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By Richard Clemence, special correspondent to Secours Catholique (Caritas France)
“My field of millet was devastated by drought last season. I could only raise a few pounds, while normally I produce several hundred,” said Francois Merega, an old farmer in north-western Burkina Faso. Sitting in the courtyard of his house, the man describes his family’s precarious situation.
In front of the house stands the family’s granary. Since February, it has been hopelessly empty. “The last harvest was not enough to feed the fourteen members of my family over four months,” said Merega. “So we’ve been forced to buy food at the market.” But in these difficult times, markets are also running short of grain. Where grain is available, the prices are too high for the country’s small farmers, who make up over 80 percent of the population.
The price of fifteen kilograms of millet has doubled in just a few months. “That much millet would feed my family for two days. Imagine what I have to pay each week to provide three meals for my children and grandchildren,” said Merega.
The family has started eating rice instead, because it’s subsidized by the government. They also rely on gardening. “It is thanks to gardening that I can still buy food, “he said, but, “This year, due to lack of water, yields are poor. ”
To survive, the family had to reduce its number of daily meals to two, focusing on feeding their children. As a last resort, Francois might sell his cattle to buy food, but even this may not be enough. “The way we’re living–there’s been nothing like this in previous years. We no longer have a penny,” he said.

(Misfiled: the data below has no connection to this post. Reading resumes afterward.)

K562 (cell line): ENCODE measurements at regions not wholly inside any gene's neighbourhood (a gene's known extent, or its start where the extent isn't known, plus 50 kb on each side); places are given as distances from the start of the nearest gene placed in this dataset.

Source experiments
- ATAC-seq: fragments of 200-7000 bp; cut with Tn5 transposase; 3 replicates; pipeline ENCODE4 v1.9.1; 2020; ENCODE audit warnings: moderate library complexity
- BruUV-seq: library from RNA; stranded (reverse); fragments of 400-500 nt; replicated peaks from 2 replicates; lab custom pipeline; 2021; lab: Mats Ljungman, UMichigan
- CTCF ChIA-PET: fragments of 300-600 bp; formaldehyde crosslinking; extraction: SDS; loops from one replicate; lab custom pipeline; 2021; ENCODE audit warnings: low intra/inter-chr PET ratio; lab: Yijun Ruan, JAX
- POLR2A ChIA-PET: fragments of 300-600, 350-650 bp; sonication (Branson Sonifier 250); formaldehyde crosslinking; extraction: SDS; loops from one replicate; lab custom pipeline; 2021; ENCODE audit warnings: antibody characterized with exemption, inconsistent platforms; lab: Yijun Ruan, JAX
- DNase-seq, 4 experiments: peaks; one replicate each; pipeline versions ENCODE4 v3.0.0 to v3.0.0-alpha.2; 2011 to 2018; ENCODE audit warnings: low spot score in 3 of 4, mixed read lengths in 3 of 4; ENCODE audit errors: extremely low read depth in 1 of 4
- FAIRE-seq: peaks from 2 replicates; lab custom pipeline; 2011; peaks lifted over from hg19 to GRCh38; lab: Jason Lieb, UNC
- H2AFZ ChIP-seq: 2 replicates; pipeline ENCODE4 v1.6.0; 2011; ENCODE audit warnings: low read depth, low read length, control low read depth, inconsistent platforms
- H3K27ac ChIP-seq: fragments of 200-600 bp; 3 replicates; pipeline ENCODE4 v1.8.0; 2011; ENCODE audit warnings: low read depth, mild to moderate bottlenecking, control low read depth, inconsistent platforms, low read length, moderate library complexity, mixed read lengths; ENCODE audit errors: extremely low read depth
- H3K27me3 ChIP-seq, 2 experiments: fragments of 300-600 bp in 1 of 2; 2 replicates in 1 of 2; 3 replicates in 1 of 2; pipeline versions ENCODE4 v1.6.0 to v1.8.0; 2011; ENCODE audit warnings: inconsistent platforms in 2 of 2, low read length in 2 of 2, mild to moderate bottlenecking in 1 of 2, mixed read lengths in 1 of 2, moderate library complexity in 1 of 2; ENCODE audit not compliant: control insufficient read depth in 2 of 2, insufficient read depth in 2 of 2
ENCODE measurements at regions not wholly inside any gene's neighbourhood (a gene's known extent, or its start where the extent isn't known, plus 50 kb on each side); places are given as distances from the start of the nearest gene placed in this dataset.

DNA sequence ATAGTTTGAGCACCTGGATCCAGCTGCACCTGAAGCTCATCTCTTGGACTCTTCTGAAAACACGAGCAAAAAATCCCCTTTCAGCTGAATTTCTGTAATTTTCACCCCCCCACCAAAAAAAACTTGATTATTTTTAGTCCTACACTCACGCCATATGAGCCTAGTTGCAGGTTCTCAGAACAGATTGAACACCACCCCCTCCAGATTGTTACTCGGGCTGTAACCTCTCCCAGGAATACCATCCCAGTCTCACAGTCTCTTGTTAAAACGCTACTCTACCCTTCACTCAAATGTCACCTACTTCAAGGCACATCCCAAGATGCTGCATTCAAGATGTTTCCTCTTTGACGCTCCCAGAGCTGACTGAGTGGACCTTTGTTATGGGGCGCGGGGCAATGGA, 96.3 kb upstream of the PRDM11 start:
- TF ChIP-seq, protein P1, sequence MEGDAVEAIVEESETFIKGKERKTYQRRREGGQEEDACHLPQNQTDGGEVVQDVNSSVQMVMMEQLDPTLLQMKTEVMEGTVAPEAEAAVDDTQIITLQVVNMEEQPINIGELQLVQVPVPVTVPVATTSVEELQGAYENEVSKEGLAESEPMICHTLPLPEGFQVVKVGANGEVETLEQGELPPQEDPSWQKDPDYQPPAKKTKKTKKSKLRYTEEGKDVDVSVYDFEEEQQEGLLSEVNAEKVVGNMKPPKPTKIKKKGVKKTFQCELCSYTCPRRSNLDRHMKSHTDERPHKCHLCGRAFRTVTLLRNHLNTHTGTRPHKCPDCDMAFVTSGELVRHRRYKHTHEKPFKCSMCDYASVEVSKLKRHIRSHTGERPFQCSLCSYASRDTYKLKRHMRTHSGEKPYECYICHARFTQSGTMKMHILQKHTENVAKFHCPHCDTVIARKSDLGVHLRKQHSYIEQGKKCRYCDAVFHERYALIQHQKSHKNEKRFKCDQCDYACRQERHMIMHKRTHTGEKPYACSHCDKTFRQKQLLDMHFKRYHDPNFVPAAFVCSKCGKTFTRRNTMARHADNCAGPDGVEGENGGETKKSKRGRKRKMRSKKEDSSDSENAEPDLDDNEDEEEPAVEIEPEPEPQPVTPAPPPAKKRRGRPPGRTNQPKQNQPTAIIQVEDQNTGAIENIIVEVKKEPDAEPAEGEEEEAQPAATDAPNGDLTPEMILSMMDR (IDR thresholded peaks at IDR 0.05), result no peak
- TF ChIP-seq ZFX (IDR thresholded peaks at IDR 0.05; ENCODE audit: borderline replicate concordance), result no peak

According to a study conducted in January by OCADES (Caritas Burkina Faso), over 76 percent of households in Merega’s region had exhausted their food reserves. “The region is deficient, even in areas where there is usually a surplus,” said Fr Severin Ouedraogo, Executive Secretary of OCADES in Ouahigouya. “As a result, the majority of villages are very vulnerable to a food crisis. 85 percent of the people we met had already reduced their daily food intake in January.”
During the last rainy season, rainfall did not exceed 460 mm; previous years saw 600 to 900 mm. OCADES has also seen a 47 percent increase in grain prices between March 2011 and March 2012. The association estimates that 75% of the population is in need of assistance until their next harvest.
Fr Isidore Ouedraogo, Executive Secretary of the national OCADES, laments grain traders’ lack of solidarity with the people. “Traders are speculators. They manipulate the market. I do not know how many families can withstand such pressure on their resources, if we do not act immediately. ”
The number of malnourished children in the area is likely to rise, according to Sister Lea, head of one Nutrition and Recovery Centre in north-central Burkina Faso. “We’ve already received thirty severely malnourished children just between the months of December and March, compare with 69 total children last year,” she said. The centres, which are run by OCADES, tracks cases of malnutrition in villages, teaches parents about nutrition, and, for severe malnutrition, feeds and treats children and their caregivers.
With the food crisis, OCADES plans to help 21,500 malnourished children under age five.